Spyware is software that is often deceptively loaded on your PC without notifying you that it will load and what it will do. Usually this type of software collects personal information (including web sites visited, user names, passwords, etc.) without the knowledge of the user. This information is collected by remote computers without the users knowledge and can be used to perform illegal activities and/or subject the user to unwanted communications from companies that they have no desire to interact with. Spyware is related to adware, however, it is often embedded in software downloads for free software without informing the user that it will be included in the download/installation process.
Spyware is software that collects personal information from you without first letting you know what it's doing and without letting you decide whether this is OK or not. The information spyware collects can range from all the Web sites you visit to more sensitive information like usernames and passwords. You might be the target of spyware if you download music from file-sharing programs, free games from sites you don't trust, or other software programs from an unknown source.
Spyware is often associated with software that displays advertisements, called adware. Some advertisers may covertly install adware on your system and generate a stream of unsolicited advertisements that can clutter your desktop and affect your productivity. The advertisements may also contain pornographic or other material that you might find inappropriate. The extra processing required to track you or to display advertisements can tax your computer and hurt your system performance.
The key is whether or not you (or another user of your computer) have been properly notified of what the software will do and that you have provided consent to have that software installed on your computer. In other words, is the software being deceptive in what it does or how it gets onto your computer?
Spyware and unauthorized adware are two examples of "deceptive" software. Deceptive software includes programs which take over your home page or search page without first getting your permission. There are a number of ways deceptive software can get on your system. A common trick is to covertly install the software during the installation of other software you want such as a music or video file sharing program.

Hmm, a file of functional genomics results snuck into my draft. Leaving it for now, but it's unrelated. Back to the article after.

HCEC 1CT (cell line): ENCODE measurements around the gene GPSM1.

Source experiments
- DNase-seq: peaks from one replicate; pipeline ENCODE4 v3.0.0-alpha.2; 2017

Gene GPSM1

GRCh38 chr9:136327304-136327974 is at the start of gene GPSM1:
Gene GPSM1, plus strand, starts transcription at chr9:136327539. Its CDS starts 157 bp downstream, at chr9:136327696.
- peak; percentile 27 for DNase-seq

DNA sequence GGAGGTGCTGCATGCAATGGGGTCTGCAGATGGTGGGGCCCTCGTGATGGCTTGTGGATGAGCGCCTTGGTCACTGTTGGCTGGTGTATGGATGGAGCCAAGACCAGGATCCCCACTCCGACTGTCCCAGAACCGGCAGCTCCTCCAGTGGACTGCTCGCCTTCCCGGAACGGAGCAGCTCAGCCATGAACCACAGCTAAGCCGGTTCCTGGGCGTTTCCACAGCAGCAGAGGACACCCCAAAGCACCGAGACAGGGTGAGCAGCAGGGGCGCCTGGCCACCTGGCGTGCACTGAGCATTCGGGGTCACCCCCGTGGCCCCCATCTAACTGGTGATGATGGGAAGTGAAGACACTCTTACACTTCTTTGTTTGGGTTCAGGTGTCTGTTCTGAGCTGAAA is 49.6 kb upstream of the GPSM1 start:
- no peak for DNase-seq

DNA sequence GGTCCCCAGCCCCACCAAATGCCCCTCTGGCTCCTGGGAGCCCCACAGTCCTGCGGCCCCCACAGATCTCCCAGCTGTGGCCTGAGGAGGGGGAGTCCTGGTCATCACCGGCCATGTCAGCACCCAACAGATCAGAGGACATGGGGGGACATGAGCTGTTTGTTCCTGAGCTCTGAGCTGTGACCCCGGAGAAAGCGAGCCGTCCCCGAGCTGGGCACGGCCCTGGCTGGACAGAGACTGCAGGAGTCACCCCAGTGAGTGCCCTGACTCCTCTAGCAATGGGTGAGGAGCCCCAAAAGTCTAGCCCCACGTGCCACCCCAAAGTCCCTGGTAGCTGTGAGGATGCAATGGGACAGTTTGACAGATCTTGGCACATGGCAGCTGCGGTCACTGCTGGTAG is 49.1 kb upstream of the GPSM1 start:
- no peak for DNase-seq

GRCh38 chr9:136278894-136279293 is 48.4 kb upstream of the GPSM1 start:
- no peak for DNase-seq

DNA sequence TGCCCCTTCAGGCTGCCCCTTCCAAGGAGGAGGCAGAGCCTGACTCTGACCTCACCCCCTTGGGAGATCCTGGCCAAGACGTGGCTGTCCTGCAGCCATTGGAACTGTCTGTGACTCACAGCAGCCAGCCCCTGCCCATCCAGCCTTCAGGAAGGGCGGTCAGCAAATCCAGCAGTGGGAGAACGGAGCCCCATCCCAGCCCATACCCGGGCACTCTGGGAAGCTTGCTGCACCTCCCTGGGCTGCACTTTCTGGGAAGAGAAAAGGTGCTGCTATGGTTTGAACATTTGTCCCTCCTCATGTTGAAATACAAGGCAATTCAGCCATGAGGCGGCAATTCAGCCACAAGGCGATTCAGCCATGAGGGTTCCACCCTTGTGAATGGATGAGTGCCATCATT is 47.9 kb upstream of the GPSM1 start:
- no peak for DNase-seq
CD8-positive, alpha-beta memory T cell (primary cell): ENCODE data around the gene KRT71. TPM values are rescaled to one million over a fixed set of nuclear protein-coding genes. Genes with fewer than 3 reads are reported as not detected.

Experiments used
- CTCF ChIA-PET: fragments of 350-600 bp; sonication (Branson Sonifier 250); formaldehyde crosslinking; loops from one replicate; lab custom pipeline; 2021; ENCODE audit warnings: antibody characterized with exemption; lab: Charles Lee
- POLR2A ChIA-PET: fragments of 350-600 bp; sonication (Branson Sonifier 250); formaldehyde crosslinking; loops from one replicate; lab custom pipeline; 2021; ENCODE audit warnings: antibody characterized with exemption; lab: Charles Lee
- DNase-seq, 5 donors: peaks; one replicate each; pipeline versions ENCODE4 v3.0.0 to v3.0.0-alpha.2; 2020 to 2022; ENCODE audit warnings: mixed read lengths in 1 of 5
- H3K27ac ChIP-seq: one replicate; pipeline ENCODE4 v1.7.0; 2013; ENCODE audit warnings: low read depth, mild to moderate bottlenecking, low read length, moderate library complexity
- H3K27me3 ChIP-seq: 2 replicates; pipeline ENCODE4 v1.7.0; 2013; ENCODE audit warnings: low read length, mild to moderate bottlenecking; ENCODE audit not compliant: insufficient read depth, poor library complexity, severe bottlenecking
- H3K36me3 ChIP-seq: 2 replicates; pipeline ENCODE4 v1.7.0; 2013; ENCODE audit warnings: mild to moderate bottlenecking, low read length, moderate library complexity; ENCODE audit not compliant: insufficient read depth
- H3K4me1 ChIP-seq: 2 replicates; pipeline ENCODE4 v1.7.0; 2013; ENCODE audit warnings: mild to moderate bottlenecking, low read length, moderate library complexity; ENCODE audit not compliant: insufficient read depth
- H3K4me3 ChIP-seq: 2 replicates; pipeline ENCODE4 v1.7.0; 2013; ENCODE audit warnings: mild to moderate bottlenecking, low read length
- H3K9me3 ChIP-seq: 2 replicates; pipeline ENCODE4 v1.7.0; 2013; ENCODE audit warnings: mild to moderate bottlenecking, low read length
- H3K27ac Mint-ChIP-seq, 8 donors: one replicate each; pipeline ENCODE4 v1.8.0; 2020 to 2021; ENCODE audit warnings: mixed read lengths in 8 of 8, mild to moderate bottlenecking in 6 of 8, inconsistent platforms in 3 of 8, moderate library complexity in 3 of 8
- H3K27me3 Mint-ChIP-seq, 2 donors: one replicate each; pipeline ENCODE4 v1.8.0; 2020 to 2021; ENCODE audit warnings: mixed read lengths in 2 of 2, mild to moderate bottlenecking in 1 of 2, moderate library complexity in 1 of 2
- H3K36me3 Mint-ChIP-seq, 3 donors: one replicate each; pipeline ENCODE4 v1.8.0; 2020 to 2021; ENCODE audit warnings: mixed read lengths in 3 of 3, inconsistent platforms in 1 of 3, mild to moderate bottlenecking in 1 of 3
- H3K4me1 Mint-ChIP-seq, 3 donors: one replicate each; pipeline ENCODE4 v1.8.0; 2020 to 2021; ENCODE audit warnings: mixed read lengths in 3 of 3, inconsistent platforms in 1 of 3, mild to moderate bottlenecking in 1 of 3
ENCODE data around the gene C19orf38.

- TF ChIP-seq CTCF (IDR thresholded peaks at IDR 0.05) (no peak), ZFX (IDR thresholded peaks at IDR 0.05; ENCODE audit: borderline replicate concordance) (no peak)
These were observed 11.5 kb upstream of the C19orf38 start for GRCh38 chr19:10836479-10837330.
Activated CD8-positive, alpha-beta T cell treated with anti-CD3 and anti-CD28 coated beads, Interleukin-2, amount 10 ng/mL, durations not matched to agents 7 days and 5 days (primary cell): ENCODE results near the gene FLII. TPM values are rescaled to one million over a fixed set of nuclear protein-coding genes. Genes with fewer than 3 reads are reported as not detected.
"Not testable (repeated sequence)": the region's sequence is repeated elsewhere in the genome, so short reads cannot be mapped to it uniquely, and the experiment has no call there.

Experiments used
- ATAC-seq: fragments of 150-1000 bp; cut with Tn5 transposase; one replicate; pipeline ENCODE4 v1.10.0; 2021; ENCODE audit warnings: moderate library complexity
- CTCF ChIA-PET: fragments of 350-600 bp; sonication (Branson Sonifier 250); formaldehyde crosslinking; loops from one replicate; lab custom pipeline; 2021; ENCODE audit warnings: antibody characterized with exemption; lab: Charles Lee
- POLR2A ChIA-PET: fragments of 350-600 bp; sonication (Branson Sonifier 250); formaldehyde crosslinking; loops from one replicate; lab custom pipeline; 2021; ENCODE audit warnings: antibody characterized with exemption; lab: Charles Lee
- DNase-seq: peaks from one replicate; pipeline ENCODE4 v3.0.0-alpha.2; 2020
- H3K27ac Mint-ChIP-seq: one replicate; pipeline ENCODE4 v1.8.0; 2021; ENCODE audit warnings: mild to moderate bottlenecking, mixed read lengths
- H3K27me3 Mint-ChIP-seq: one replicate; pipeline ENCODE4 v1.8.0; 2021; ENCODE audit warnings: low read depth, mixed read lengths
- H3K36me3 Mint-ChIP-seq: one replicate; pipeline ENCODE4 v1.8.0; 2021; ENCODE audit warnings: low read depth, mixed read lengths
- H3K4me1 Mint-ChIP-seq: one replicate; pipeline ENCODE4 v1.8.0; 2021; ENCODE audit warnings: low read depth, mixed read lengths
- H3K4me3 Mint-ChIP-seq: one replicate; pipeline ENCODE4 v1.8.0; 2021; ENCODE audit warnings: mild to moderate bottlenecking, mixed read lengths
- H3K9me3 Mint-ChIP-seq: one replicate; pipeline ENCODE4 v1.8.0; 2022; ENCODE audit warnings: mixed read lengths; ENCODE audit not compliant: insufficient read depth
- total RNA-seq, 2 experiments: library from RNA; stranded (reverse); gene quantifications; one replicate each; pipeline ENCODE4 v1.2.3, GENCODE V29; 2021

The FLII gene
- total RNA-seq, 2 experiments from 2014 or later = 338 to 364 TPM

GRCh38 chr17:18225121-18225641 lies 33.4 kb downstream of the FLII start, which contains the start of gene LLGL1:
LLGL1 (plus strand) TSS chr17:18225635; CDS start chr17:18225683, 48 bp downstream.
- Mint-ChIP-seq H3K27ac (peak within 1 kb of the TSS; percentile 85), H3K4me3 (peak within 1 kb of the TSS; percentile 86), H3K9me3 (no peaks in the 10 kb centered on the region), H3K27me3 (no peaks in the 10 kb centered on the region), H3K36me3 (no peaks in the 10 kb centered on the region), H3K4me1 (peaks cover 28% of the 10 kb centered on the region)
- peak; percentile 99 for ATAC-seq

Whenever you are installing something on your computer, make sure you carefully read all disclosures, including the license agreement and privacy statement. Sometimes the inclusion of adware in a given software installation is documented, but it may appear at the end of a license agreement or privacy statement.
Sometimes deceptive software gets silently installed on your system without any warning at all. If you use Internet Explorer as your Web browser, this can happen if your Internet Explorer security setting is set to its lowest value. Make sure to keep this setting at the medium level or higher. Doing so will help you control what is being installed on your computer. (We'll discuss this more in a moment.)
Have you ever had an experience where you were repeatedly asked to accept a download even after you said "no"? Creators of deceptive software often use such tricks to get you to load their software. If this happens to you, do not click "yes". Instead, try to close the Web page that first asked you to accept the download by hitting the "X" in the corner of the window. Alternatively, quit Internet Explorer and restart it to begin browsing the Internet again. If you visit a Web page that continually displays these tricky pop-up windows, that Web site may not be worthy of your trust.
Microsoft provides useful information about spyware/adware.